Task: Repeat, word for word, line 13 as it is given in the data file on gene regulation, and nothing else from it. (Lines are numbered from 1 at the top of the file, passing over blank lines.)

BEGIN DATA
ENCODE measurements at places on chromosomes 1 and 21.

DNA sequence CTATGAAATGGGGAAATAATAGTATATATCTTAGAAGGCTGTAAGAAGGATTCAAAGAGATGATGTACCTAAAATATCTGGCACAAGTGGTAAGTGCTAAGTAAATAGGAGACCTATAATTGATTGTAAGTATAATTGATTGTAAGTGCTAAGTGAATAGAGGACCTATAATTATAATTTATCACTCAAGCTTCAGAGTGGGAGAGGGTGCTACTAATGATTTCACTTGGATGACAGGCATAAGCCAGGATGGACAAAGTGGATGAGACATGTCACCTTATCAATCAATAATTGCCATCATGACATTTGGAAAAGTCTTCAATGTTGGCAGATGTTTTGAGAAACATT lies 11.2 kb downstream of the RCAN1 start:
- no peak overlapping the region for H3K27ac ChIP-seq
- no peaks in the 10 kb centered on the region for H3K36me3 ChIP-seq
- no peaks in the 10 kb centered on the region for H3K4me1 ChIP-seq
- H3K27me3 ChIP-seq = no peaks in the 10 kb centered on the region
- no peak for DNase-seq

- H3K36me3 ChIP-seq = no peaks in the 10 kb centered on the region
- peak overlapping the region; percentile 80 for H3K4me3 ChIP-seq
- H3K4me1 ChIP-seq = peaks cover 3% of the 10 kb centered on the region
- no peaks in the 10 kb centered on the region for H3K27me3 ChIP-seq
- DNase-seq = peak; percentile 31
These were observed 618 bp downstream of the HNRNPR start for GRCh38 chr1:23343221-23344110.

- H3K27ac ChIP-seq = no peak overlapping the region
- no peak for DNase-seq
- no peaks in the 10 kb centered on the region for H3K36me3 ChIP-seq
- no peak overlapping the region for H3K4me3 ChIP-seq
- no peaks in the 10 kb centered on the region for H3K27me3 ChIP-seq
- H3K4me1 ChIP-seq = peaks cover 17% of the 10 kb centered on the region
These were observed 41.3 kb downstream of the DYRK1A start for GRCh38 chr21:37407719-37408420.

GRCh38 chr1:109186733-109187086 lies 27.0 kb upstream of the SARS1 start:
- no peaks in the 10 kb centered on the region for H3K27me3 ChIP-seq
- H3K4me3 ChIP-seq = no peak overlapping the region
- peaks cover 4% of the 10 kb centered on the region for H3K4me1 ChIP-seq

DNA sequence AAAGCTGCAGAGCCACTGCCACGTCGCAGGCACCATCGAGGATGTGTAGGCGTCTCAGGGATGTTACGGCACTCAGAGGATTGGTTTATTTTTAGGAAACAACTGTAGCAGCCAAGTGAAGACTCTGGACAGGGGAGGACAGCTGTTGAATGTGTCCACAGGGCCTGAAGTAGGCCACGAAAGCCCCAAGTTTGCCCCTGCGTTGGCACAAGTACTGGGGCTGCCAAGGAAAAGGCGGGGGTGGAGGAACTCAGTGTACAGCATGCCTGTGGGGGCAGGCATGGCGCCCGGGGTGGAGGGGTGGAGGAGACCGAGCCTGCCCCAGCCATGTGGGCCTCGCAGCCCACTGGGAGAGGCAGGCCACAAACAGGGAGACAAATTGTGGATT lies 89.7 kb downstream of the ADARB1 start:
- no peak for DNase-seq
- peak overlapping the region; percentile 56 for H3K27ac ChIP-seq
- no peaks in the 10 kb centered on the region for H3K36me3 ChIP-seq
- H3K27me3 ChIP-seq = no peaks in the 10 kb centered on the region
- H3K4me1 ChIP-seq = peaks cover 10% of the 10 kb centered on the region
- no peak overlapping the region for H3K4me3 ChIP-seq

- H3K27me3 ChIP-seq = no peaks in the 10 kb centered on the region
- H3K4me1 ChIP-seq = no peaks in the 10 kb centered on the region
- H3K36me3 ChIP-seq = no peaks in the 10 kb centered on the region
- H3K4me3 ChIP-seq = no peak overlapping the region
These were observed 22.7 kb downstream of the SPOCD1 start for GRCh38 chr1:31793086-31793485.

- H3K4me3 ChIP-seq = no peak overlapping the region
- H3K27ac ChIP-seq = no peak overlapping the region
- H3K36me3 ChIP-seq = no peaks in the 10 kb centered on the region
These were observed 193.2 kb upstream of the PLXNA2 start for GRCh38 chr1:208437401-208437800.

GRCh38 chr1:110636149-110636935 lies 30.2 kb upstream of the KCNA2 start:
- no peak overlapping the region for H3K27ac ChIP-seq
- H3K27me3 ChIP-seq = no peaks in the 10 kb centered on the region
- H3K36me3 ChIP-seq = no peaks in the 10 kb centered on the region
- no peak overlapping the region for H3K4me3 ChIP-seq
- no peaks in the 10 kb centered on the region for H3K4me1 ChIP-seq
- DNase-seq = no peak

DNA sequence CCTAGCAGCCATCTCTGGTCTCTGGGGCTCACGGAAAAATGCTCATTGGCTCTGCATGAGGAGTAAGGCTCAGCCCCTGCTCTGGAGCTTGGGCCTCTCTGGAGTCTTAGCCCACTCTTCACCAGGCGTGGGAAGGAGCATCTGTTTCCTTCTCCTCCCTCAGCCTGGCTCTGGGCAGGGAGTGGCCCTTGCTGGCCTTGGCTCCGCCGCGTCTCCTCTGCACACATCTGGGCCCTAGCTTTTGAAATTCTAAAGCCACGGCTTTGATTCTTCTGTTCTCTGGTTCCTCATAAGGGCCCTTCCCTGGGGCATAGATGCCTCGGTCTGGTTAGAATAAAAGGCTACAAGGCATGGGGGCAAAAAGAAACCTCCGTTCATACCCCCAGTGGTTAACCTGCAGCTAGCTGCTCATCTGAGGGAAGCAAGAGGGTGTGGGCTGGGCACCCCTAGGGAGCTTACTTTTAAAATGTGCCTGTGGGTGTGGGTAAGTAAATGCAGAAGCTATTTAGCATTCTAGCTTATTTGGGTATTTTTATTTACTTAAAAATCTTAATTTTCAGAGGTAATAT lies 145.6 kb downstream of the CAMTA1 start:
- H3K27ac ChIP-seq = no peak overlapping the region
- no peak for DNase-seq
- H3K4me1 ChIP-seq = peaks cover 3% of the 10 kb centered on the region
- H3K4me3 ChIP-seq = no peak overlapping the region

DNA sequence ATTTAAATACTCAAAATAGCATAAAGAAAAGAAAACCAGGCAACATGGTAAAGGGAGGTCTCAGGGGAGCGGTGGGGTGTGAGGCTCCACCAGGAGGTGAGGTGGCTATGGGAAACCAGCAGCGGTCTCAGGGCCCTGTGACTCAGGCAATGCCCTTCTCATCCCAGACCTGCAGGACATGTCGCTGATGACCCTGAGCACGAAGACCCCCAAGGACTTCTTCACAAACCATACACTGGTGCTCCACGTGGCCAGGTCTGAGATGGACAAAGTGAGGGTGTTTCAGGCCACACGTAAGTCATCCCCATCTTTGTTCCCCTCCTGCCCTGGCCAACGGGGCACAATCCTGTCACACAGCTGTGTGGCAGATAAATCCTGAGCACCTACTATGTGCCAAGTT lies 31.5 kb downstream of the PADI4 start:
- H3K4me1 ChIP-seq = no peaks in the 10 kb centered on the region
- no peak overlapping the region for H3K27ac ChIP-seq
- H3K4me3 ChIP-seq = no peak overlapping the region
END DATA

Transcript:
These were observed 618 bp downstream of the HNRNPR start for GRCh38 chr1:23343221-23344110.